A recurring issue of great concern is the validity of scales and measures across population groups. We recommend that the NIA implement studies to determine validity and support standardization of existing measures and to develop new measures where necessary. The Reviewers are concerned about the proliferation of current practices using different cut-offs for the same test or using race/ethnic specific tests.

Recommendation 6: Improve Recruitment and Retention of Minorities in Research

Recommendation 6a: NIA is encouraged to support research to improve strategies for recruitment and retention of minority elders in research with goals of hypothesis testing.

The NIH Revitalization Act of 1993, Public Law 103-43, addresses issues of the recruitment of women and minorities and their subpopulations in all clinical research studies, especially clinical trials.

The Reviewers suggest that the NIA conduct a national conference on developing methods (recruitment, retention, data analysis and within group analyses) and questions for the study of aged minorities. The NIA should also encourage empirical studies on ethics of research among culturally diverse elders to include informed consent processes and best practices. Further, investigations that bridge different approaches to studying ethnicity and culture among older persons and populations should be encouraged. The experiences of researchers in NIA’s ongoing efforts, including the RCMARs, Pepper Centers and ADCs would be useful for this conference.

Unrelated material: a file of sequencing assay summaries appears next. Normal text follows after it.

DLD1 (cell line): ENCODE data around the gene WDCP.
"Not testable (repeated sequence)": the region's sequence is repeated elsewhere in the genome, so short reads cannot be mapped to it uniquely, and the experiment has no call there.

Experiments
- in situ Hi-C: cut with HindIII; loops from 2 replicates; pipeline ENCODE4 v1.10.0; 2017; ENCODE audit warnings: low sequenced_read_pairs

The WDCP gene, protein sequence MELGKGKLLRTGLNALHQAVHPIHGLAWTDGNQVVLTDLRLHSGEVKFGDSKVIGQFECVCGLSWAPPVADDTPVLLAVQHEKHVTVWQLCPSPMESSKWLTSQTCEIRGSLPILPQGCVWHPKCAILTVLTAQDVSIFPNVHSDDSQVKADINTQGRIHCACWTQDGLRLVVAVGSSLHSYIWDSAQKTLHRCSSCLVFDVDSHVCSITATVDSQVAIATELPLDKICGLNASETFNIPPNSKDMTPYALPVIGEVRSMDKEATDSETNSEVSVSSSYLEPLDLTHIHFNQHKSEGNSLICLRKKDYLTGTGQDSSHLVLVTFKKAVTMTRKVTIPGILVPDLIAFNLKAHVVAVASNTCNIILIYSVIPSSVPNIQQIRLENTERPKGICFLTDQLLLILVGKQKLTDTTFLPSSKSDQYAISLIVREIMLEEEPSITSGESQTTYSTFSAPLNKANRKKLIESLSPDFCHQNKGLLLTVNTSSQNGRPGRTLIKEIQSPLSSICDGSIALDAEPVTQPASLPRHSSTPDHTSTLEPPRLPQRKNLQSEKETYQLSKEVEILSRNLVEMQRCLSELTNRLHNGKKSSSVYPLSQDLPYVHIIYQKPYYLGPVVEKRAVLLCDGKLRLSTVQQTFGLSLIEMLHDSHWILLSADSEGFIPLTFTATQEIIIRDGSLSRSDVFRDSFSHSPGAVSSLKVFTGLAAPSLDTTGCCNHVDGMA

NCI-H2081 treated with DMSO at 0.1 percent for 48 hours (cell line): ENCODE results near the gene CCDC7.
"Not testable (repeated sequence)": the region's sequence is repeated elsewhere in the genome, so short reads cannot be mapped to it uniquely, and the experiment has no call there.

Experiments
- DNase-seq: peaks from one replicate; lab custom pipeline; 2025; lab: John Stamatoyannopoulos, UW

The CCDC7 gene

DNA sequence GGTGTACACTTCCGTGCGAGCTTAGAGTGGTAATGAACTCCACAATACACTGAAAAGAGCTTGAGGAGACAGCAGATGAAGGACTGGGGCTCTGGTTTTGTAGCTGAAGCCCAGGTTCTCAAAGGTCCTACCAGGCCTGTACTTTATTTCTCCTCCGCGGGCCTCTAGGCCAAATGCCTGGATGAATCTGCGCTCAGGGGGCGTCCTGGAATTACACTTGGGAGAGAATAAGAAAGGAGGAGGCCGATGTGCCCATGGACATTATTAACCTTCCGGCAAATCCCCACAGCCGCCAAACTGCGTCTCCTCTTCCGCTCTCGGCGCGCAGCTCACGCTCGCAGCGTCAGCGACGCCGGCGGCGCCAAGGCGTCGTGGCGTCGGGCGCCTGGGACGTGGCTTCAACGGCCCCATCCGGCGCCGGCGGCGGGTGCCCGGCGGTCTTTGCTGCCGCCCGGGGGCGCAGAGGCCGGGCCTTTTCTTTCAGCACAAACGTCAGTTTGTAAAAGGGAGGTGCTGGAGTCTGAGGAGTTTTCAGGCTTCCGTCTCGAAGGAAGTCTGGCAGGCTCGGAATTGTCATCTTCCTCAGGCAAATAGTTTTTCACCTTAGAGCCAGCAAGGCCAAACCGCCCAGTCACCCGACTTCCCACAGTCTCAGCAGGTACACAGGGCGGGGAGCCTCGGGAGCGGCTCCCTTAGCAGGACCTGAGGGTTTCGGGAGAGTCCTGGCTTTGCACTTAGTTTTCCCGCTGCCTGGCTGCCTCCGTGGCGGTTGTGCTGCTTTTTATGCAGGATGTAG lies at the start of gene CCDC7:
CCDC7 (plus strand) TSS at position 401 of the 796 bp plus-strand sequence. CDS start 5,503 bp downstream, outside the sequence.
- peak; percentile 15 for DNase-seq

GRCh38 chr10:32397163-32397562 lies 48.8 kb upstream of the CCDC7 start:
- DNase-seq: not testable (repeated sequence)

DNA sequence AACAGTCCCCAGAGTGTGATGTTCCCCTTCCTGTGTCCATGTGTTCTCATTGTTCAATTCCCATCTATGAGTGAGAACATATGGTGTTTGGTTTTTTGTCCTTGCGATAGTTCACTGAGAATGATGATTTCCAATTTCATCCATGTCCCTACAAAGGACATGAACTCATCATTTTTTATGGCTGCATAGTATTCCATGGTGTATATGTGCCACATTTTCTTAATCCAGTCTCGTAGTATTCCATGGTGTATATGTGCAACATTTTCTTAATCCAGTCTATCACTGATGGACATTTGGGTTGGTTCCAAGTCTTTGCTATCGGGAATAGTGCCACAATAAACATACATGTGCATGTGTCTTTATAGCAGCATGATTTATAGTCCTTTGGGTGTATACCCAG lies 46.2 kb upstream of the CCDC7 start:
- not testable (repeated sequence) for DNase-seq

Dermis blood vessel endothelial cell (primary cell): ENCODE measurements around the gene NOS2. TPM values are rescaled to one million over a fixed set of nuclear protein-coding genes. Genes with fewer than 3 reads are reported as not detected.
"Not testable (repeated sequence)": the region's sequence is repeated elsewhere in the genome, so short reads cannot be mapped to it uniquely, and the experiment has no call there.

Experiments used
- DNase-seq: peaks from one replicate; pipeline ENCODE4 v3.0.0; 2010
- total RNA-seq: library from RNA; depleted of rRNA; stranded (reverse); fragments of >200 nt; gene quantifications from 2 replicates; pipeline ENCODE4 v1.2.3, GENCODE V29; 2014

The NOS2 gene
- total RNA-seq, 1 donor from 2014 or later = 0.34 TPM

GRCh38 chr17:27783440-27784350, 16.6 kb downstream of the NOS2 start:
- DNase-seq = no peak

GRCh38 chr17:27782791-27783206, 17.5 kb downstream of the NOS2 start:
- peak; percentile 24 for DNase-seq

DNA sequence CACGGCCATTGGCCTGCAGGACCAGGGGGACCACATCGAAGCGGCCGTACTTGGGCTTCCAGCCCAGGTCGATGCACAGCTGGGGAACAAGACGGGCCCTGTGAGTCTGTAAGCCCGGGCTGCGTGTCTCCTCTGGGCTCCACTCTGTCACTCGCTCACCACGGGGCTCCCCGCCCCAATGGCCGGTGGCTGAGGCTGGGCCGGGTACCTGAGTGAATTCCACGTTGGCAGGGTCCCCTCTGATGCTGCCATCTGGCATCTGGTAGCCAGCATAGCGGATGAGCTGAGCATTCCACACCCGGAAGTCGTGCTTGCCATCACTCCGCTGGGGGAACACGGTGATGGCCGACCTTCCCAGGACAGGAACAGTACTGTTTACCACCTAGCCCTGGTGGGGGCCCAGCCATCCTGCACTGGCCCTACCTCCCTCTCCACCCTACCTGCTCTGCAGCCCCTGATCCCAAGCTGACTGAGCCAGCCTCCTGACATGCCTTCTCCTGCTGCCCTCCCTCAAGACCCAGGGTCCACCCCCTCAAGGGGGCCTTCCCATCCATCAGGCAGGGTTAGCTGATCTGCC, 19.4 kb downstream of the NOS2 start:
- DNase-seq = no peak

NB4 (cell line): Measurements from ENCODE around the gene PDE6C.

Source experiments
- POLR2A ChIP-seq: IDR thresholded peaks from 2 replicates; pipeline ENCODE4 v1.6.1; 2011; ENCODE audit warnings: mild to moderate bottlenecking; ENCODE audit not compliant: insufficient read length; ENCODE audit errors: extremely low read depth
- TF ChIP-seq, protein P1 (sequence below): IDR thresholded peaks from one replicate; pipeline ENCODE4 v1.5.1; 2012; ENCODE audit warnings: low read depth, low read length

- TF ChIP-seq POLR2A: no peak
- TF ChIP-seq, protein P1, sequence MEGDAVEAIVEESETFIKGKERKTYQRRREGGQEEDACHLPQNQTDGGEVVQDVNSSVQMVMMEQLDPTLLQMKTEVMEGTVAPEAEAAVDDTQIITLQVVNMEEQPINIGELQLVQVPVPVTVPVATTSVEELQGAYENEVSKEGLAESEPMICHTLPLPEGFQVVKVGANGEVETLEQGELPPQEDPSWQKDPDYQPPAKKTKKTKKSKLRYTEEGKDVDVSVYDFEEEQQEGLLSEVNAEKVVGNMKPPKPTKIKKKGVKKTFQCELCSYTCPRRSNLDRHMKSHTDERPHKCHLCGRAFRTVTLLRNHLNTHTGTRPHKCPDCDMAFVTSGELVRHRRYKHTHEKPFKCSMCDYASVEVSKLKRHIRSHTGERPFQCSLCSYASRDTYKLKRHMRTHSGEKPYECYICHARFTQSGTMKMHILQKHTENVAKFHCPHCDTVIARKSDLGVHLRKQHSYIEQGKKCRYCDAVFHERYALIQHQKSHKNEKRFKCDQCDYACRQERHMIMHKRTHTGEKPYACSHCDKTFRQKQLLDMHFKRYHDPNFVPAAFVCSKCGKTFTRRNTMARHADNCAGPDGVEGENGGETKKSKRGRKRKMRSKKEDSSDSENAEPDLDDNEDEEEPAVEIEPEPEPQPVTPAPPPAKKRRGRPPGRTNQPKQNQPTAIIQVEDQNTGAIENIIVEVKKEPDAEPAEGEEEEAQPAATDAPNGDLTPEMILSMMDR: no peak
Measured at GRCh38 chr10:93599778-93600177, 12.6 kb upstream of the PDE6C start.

Information is needed to aggressively pursue the identification of existing, empirically-based studies that improve understanding of the recruitment and retention of older minority persons, with special emphasis on documenting effective strategies that may be employed in future studies. Investigators continue to encounter problems in recruiting and retaining minorities in clinical trials and great effort, much of it by trial and error, has been expended in trying to determine best practices.

Recommendation 6b: Assist the NIH to clarify the process of monitoring the inclusion of minorities in clinical studies.

Public law requires that in addition to the continuing inclusion of women and members of minority groups in all NIH-supported biomedical and behavioral research involving human subjects, the NIH must:

  • Ensure that women and members of minorities and their subpopulations be included in all human subjects research;
  • For Phase III clinical trials, ensure that women and minorities and their subpopulations be included so that valid analyses of differences in intervention effect can be accomplished;
  • Not allow cost as an acceptable reason for excluding these groups; and,
  • Initiate programs and support for outreach efforts to recruit these groups into clinical studies (Federal Register, 1994, p. 14508).